The pandemic has seen the proliferation of disinformation and conspiracy theories.  This has become such a threat that think tank the Australian Strategic Policy Institute (ASPI) regularly releases reports detailing the actors that are using information technology platforms to exploit the pandemic for strategic gain through the use of social manipulation. Foreign policy and cyber policy analysts have been quick to report on the use of misinformation regarding 5G networks, vaccines, and the apparent mismanagement of the COVID-19 crisis, that seeks to deepen societal divisions and cause unrest. It has been noted that state-sponsored actors have increasingly sought to exploit social divisions and vulnerabilities globally.

The use of Twitter and Facebook in particular has been instrumental in driving manipulation across the international community. Take for example a press release posted on a pro-Russian website in July that stated a US COVID-19 vaccine trial had been conducted on volunteers from the Ukraine, with five (or 30%) dying from the vaccine[5]. This false report[6], containing many strong political undertones, easily made its way from the website of a pro-Russian territory to the international arena, including a prominent Australian anti-vaccination Facebook group[7]. As noted by ASPI this fictitious information “has been effectively laundered from a fringe propaganda site associated with a separatist government, backed by pro-Russian militia, into the international information ecosystem, despite a multitude of attempts by legitimate media in multiple languages, including English, Spanish, Italian, Romanian and Czech, to fact-check it[8].”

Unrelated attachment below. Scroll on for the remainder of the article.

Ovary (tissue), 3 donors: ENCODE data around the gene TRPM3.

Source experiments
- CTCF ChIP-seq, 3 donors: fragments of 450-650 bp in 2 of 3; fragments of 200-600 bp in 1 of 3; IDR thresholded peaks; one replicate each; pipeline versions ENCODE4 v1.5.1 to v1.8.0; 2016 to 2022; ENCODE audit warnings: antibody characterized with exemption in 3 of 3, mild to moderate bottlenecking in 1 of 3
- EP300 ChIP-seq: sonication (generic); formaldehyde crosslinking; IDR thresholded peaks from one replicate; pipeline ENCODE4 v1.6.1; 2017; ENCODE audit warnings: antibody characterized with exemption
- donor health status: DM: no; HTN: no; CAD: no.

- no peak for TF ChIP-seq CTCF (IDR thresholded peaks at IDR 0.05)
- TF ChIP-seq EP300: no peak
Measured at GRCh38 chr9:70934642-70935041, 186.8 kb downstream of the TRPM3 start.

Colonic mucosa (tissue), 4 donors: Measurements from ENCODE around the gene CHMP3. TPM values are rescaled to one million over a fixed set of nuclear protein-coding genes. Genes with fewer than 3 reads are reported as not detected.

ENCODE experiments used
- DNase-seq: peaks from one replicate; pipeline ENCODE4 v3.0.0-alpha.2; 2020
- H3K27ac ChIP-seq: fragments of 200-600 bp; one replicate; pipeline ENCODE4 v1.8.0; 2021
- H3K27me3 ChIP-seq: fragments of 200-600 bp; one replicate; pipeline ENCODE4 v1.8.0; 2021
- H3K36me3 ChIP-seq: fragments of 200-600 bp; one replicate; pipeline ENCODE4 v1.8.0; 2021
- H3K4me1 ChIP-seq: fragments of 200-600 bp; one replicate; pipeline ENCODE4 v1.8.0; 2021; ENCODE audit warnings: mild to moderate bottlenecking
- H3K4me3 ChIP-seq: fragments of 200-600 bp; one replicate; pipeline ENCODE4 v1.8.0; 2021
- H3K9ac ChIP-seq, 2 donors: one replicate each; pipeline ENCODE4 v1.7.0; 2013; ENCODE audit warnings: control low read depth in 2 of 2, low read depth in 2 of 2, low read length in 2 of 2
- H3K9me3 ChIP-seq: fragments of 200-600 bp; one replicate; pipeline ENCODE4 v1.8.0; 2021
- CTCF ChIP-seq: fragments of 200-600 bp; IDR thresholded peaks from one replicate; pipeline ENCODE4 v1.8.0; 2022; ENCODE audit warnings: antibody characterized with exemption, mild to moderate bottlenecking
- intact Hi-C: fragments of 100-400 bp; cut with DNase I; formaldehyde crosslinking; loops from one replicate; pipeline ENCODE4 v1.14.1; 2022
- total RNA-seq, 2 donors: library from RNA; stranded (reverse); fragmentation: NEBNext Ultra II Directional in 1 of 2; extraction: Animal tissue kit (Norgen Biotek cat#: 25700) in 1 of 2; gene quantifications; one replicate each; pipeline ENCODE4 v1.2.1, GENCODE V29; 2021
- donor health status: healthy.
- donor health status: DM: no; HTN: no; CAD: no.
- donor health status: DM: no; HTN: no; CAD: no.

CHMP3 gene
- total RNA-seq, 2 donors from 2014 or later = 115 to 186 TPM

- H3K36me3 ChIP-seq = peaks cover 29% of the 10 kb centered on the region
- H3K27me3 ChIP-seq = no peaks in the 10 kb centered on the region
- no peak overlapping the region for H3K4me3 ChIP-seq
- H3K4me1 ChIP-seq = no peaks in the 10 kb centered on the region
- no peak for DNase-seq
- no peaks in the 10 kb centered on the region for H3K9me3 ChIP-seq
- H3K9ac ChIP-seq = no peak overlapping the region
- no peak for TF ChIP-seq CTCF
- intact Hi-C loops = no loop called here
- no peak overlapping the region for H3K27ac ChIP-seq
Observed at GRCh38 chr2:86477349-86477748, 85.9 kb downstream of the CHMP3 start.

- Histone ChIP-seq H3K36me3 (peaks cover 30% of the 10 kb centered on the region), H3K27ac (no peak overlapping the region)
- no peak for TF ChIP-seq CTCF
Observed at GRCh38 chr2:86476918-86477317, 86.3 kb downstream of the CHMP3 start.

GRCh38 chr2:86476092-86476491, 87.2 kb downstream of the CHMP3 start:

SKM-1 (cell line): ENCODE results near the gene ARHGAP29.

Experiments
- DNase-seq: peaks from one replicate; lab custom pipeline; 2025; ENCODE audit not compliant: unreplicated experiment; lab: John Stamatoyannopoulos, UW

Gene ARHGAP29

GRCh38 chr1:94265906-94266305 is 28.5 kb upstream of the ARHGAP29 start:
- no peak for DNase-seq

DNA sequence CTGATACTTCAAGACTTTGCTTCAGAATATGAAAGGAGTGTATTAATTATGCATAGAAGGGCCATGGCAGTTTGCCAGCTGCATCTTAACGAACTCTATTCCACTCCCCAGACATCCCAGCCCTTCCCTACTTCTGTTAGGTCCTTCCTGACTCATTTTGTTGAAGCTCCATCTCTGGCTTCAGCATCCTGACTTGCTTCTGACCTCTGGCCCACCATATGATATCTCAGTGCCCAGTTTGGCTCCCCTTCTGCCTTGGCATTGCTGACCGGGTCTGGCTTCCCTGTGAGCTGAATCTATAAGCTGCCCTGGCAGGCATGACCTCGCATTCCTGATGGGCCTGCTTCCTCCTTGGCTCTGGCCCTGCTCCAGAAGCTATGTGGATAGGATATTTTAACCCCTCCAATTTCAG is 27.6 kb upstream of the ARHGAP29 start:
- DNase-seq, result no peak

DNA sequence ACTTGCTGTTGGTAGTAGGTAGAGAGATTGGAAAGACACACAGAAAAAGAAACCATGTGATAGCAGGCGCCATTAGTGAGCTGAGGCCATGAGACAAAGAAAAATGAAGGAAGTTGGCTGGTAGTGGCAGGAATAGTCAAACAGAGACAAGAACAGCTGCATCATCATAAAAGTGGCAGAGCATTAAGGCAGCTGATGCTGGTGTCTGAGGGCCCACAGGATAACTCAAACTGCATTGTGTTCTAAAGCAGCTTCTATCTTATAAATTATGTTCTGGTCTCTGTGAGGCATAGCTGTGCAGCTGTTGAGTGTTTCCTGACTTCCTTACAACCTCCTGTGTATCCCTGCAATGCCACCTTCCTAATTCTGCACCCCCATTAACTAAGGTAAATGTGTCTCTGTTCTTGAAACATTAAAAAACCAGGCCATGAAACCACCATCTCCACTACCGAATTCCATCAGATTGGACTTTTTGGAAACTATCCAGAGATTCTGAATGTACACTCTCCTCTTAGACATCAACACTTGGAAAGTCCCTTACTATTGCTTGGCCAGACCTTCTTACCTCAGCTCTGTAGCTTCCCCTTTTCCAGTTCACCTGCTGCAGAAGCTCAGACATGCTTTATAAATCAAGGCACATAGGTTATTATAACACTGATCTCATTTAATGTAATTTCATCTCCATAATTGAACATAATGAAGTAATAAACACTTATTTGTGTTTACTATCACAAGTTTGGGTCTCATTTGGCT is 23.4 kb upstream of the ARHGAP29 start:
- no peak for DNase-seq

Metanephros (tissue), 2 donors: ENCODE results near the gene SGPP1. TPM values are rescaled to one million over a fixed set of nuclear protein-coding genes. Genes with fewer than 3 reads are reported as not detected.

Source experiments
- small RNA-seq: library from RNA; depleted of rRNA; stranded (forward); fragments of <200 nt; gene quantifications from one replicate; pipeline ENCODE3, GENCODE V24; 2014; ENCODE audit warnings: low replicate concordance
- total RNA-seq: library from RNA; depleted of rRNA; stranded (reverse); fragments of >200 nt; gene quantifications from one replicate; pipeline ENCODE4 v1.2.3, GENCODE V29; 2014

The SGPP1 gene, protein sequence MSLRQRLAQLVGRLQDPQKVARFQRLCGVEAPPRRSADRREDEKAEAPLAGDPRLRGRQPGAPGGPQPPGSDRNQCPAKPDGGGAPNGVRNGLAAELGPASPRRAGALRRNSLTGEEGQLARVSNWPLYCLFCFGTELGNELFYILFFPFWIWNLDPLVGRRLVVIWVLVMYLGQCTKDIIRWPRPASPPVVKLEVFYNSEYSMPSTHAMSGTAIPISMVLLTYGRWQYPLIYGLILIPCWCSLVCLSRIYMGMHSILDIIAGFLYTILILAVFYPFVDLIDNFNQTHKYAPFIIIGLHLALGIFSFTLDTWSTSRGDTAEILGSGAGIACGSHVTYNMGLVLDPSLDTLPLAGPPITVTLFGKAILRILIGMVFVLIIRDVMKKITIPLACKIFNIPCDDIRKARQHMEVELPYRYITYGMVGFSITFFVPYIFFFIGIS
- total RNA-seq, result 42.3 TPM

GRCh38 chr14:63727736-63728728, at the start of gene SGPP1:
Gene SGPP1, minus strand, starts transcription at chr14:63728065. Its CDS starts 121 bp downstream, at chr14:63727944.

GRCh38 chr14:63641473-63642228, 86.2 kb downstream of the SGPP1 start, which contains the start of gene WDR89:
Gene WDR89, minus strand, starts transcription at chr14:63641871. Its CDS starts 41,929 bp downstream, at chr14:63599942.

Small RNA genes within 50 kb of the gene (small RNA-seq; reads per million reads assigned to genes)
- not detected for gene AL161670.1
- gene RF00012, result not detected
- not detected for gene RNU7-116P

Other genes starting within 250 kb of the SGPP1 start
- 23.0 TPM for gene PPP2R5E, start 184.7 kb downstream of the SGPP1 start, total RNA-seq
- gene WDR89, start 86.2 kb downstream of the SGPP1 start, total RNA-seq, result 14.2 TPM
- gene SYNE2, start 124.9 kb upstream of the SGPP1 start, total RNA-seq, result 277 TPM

News reports have cited experts saying that China and Russia are pushing many of the conspiracies and disinformation via these social media platforms[9]. However, why would these nation states have such an interest in fueling these theories? As noted above, unlike traditional cybercrime the motivations are much less financial in nature but aim to amplify divisive or negative narratives that further the agenda of the state-sponsored actors behind them. For instance, the 5G conspiracy theories do not have evidence to support them[10] and experts have debunked much of the misinformation that is being circulated. Yet they are still fast gaining traction amongst the general population. This has resulted in anti-government and anti-law enforcement protests, vandalism of property, and illegal gatherings – all stemming from this misinformation spreading online.

The tension between the superpower nations US, Russia and China is not a closely guarded secret. There are reports of threat actors from these nations launching cyber-attacks against each other and allied nations, including Australia, to disrupt power grids and other critical infrastructure[11], financial institutions and government systems. Social manipulation via technology creates instability and weakens economic and social systems, but rather than relying heavily on skilled hackers to bypass fortified Information Technology systems, it can easily be achieved by anyone with a social media account.